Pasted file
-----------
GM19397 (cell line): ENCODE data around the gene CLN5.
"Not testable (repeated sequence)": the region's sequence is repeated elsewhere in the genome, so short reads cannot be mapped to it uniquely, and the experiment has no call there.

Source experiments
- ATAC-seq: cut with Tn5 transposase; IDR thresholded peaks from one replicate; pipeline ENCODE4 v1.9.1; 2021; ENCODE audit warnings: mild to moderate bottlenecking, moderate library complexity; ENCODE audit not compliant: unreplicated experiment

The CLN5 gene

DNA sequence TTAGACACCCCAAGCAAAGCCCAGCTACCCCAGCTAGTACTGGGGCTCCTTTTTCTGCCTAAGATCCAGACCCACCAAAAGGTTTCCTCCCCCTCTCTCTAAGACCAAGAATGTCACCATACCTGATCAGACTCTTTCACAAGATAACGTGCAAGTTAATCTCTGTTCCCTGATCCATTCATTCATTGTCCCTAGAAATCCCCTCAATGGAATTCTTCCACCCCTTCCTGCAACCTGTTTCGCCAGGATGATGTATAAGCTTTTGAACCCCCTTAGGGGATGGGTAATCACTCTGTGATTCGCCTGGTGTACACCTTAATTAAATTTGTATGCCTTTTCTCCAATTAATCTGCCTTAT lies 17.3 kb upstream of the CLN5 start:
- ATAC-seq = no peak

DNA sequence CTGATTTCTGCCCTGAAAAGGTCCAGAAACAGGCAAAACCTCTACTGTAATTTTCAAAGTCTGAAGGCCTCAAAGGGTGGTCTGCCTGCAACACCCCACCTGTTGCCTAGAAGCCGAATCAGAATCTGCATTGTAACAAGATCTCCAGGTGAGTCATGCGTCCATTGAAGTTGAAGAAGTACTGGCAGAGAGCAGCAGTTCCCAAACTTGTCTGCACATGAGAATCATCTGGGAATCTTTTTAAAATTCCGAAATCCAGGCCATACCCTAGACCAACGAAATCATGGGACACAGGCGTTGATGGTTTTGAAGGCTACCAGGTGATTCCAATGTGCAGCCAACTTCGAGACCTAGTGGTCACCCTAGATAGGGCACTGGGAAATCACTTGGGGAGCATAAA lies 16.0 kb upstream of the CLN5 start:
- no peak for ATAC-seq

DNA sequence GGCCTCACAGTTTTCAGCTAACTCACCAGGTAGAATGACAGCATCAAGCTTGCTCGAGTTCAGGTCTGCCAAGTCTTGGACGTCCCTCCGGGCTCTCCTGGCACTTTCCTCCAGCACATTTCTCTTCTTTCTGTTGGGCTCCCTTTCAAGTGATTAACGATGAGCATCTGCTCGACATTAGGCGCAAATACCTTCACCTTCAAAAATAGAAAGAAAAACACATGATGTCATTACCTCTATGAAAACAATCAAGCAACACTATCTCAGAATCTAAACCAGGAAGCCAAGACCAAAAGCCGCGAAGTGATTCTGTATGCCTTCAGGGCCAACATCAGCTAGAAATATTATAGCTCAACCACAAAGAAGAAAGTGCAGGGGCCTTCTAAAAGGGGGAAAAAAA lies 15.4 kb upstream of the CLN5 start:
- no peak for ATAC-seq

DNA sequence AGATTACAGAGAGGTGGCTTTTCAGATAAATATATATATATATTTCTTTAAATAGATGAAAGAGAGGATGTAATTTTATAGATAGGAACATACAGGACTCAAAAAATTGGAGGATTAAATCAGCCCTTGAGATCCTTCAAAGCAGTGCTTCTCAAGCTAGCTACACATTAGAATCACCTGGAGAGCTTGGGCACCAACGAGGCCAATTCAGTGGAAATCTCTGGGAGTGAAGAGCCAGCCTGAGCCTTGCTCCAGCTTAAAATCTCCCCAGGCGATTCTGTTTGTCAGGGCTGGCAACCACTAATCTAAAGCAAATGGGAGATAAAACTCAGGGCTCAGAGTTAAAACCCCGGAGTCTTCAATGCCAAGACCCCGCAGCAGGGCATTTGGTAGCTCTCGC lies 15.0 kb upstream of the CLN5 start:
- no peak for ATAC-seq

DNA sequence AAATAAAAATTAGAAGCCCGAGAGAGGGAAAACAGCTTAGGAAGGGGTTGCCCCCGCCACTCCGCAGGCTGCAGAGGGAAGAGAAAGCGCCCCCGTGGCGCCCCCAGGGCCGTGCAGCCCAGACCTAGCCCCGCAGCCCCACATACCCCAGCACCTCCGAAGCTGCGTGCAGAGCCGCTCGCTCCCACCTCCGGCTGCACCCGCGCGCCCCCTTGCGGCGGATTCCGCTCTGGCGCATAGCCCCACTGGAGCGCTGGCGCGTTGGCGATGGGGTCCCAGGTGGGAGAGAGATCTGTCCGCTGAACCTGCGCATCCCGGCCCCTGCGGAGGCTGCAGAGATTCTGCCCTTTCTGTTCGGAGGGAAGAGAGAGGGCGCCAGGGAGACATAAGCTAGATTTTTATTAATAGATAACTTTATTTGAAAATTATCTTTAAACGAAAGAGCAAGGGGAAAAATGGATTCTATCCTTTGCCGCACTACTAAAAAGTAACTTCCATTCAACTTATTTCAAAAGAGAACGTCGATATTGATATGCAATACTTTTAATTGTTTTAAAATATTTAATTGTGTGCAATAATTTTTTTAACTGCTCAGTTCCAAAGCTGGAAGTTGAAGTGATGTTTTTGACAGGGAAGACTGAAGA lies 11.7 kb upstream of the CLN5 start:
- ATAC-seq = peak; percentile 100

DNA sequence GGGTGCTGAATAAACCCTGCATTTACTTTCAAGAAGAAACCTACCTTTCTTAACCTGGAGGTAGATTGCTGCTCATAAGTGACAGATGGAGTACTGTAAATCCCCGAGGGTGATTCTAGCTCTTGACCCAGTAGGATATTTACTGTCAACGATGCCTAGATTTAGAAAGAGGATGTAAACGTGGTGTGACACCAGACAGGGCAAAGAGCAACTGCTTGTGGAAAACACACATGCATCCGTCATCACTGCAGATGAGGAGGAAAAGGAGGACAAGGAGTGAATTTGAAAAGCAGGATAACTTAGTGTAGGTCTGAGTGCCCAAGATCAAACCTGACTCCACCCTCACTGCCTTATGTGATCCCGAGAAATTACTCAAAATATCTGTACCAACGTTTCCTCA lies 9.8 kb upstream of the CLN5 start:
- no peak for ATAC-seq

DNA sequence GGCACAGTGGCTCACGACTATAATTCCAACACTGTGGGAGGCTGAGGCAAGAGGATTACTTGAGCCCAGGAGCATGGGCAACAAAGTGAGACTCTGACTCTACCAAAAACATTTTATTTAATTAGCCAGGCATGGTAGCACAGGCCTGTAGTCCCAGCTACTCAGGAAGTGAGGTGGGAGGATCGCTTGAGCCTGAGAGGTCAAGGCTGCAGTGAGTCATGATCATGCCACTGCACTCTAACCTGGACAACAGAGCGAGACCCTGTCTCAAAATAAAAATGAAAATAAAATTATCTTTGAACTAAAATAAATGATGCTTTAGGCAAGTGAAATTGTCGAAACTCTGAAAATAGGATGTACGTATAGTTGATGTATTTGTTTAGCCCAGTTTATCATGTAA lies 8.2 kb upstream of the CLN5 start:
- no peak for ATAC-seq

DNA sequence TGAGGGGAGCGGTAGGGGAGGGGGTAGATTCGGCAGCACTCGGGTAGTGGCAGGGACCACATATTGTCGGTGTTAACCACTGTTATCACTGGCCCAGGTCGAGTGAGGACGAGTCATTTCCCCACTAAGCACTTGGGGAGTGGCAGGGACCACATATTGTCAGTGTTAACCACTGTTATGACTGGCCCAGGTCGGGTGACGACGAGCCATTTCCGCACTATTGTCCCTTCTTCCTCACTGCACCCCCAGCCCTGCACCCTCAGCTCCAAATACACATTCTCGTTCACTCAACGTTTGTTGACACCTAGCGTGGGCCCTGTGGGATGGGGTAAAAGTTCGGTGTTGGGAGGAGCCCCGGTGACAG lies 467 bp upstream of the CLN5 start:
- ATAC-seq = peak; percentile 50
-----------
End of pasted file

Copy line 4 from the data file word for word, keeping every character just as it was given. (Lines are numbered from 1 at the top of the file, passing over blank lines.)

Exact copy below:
- ATAC-seq: cut with Tn5 transposase; IDR thresholded peaks from one replicate; pipeline ENCODE4 v1.9.1; 2021; ENCODE audit warnings: mild to moderate bottlenecking, moderate library complexity; ENCODE audit not compliant: unreplicated experiment